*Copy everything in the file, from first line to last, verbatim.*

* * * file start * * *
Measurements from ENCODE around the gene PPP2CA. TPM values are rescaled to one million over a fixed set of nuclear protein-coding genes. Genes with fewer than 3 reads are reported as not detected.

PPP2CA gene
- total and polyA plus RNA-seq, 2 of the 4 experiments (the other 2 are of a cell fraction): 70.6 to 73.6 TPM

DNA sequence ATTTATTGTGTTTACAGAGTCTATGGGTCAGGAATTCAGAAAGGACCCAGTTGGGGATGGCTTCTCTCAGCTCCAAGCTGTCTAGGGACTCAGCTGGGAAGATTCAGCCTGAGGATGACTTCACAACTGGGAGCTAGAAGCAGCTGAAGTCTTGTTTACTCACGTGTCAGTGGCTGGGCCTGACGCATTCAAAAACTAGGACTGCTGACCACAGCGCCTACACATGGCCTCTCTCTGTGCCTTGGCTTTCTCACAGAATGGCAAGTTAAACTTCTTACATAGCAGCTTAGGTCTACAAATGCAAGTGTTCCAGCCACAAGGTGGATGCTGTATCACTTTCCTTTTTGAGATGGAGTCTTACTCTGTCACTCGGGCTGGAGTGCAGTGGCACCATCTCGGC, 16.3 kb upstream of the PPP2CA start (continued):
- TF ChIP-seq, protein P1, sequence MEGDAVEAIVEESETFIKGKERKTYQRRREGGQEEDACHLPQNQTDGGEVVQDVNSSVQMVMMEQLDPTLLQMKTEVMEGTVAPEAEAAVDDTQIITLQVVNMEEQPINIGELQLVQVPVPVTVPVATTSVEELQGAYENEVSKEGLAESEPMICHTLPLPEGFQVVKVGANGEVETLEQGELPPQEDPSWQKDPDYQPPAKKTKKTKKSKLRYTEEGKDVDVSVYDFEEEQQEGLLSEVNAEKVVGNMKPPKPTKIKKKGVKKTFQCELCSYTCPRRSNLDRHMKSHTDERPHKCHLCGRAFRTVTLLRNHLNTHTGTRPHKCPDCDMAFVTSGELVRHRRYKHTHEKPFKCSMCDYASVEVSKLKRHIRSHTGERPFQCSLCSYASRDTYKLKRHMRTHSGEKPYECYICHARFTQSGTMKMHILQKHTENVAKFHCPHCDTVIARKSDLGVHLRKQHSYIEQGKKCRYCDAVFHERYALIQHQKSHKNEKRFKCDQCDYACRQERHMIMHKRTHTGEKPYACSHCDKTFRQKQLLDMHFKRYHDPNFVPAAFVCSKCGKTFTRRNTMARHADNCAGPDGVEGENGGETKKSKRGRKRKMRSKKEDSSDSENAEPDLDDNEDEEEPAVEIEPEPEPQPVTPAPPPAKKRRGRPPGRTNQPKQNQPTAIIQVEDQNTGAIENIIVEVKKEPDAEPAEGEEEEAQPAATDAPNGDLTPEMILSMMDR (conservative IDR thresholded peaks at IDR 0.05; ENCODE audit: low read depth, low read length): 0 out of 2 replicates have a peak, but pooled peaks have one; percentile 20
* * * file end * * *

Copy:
Measurements from ENCODE around the gene PPP2CA. TPM values are rescaled to one million over a fixed set of nuclear protein-coding genes. Genes with fewer than 3 reads are reported as not detected.

PPP2CA gene
- total and polyA plus RNA-seq, 2 of the 4 experiments (the other 2 are of a cell fraction): 70.6 to 73.6 TPM

DNA sequence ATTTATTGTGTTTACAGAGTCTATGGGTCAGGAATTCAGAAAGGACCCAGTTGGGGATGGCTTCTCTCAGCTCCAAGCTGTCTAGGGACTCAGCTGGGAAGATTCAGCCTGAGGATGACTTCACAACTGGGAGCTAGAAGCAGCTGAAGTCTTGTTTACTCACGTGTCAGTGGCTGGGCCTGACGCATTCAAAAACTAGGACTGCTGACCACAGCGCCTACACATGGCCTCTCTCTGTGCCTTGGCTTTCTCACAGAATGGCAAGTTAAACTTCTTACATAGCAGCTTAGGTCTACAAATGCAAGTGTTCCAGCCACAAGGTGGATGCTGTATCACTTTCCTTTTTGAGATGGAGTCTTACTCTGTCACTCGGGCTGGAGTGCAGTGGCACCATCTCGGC, 16.3 kb upstream of the PPP2CA start (continued):
- TF ChIP-seq, protein P1, sequence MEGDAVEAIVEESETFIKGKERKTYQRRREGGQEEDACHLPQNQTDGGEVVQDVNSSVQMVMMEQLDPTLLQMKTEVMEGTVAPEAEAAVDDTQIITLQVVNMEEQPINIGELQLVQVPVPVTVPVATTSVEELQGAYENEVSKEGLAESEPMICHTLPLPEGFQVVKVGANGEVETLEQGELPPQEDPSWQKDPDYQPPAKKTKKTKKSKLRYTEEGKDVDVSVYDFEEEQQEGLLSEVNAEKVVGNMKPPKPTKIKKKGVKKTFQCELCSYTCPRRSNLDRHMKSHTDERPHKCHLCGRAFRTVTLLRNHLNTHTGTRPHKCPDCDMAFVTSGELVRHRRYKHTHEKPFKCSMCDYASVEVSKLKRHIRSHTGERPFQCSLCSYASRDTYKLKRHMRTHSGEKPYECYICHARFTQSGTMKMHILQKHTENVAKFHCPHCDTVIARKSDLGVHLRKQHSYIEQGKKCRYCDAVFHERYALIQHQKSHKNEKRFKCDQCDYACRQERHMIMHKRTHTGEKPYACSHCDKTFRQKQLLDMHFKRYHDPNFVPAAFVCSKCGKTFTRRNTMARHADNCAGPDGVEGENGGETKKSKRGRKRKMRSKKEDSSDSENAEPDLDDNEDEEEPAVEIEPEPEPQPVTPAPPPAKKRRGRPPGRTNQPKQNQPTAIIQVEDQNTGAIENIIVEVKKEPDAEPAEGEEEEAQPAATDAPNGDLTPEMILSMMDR (conservative IDR thresholded peaks at IDR 0.05; ENCODE audit: low read depth, low read length): 0 out of 2 replicates have a peak, but pooled peaks have one; percentile 20